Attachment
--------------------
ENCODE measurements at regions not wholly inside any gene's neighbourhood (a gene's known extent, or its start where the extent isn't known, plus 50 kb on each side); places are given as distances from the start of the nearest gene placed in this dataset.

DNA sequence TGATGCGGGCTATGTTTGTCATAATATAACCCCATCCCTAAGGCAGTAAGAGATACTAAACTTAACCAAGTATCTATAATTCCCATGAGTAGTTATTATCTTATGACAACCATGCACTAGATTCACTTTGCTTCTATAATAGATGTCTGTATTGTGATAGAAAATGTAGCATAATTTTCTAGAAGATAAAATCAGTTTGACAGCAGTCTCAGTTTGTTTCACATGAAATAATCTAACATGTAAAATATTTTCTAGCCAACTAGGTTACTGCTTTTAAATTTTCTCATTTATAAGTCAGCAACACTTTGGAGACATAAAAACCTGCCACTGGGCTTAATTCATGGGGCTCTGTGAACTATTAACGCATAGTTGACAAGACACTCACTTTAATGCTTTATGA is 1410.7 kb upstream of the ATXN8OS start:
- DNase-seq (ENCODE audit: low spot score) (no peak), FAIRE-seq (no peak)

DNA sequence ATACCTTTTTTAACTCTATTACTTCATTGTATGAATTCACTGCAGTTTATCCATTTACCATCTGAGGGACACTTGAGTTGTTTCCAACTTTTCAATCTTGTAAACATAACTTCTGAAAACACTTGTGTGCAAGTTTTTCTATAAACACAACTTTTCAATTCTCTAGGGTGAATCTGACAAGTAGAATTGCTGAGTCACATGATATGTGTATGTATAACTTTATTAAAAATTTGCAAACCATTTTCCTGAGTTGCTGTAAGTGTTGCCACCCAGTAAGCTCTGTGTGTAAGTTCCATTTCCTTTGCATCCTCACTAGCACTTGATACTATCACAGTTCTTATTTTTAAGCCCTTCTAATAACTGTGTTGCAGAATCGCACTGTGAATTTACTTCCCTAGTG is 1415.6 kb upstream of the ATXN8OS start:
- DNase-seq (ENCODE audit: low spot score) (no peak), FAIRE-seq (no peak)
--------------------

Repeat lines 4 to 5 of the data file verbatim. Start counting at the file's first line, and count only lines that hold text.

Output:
DNA sequence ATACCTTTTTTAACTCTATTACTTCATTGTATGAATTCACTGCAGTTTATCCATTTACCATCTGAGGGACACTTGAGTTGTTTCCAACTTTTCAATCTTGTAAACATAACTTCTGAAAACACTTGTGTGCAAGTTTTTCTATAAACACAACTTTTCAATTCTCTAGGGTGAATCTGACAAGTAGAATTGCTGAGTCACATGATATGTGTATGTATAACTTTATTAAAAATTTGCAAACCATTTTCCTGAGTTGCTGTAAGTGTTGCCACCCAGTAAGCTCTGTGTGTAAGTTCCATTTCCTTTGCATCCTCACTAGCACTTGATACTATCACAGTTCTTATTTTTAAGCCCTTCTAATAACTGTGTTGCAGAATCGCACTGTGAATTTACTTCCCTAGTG is 1415.6 kb upstream of the ATXN8OS start:
- DNase-seq (ENCODE audit: low spot score) (no peak), FAIRE-seq (no peak)